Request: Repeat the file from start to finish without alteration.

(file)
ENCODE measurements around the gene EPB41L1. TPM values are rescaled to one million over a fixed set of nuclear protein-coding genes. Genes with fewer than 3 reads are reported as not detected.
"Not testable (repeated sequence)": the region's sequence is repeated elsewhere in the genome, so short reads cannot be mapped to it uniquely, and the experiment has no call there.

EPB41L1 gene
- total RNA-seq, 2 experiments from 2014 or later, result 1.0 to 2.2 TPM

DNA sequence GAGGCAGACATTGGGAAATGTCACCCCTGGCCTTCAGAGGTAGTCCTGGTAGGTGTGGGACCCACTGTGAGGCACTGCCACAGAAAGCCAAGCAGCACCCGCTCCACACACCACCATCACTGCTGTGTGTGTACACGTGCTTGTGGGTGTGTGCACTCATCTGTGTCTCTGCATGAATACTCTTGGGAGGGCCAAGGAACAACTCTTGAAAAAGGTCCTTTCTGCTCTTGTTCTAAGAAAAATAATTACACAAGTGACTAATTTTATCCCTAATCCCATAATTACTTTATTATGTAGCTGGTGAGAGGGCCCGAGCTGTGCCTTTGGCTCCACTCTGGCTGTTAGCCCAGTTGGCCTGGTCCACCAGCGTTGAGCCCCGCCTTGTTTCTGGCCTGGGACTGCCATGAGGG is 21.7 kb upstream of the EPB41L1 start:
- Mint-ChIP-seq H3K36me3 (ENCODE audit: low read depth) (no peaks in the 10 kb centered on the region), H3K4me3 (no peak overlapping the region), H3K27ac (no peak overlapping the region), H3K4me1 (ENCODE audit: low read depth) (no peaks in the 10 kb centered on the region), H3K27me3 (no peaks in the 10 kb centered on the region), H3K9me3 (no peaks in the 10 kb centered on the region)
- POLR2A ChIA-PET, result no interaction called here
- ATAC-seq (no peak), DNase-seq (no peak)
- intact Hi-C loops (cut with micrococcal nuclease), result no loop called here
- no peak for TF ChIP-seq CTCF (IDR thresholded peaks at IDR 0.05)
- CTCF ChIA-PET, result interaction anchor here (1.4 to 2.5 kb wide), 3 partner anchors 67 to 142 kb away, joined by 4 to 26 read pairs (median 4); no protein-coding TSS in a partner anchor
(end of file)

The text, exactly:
ENCODE measurements around the gene EPB41L1. TPM values are rescaled to one million over a fixed set of nuclear protein-coding genes. Genes with fewer than 3 reads are reported as not detected.
"Not testable (repeated sequence)": the region's sequence is repeated elsewhere in the genome, so short reads cannot be mapped to it uniquely, and the experiment has no call there.

EPB41L1 gene
- total RNA-seq, 2 experiments from 2014 or later, result 1.0 to 2.2 TPM

DNA sequence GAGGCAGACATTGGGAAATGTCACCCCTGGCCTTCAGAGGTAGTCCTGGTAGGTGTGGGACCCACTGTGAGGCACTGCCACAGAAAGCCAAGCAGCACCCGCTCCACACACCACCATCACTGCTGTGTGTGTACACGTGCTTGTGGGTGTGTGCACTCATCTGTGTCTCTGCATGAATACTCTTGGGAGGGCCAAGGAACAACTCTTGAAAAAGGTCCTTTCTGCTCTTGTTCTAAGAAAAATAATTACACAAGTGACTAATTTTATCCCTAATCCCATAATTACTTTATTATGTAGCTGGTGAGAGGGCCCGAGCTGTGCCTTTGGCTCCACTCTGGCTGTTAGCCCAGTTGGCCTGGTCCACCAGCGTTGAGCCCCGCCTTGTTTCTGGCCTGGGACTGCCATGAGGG is 21.7 kb upstream of the EPB41L1 start:
- Mint-ChIP-seq H3K36me3 (ENCODE audit: low read depth) (no peaks in the 10 kb centered on the region), H3K4me3 (no peak overlapping the region), H3K27ac (no peak overlapping the region), H3K4me1 (ENCODE audit: low read depth) (no peaks in the 10 kb centered on the region), H3K27me3 (no peaks in the 10 kb centered on the region), H3K9me3 (no peaks in the 10 kb centered on the region)
- POLR2A ChIA-PET, result no interaction called here
- ATAC-seq (no peak), DNase-seq (no peak)
- intact Hi-C loops (cut with micrococcal nuclease), result no loop called here
- no peak for TF ChIP-seq CTCF (IDR thresholded peaks at IDR 0.05)
- CTCF ChIA-PET, result interaction anchor here (1.4 to 2.5 kb wide), 3 partner anchors 67 to 142 kb away, joined by 4 to 26 read pairs (median 4); no protein-coding TSS in a partner anchor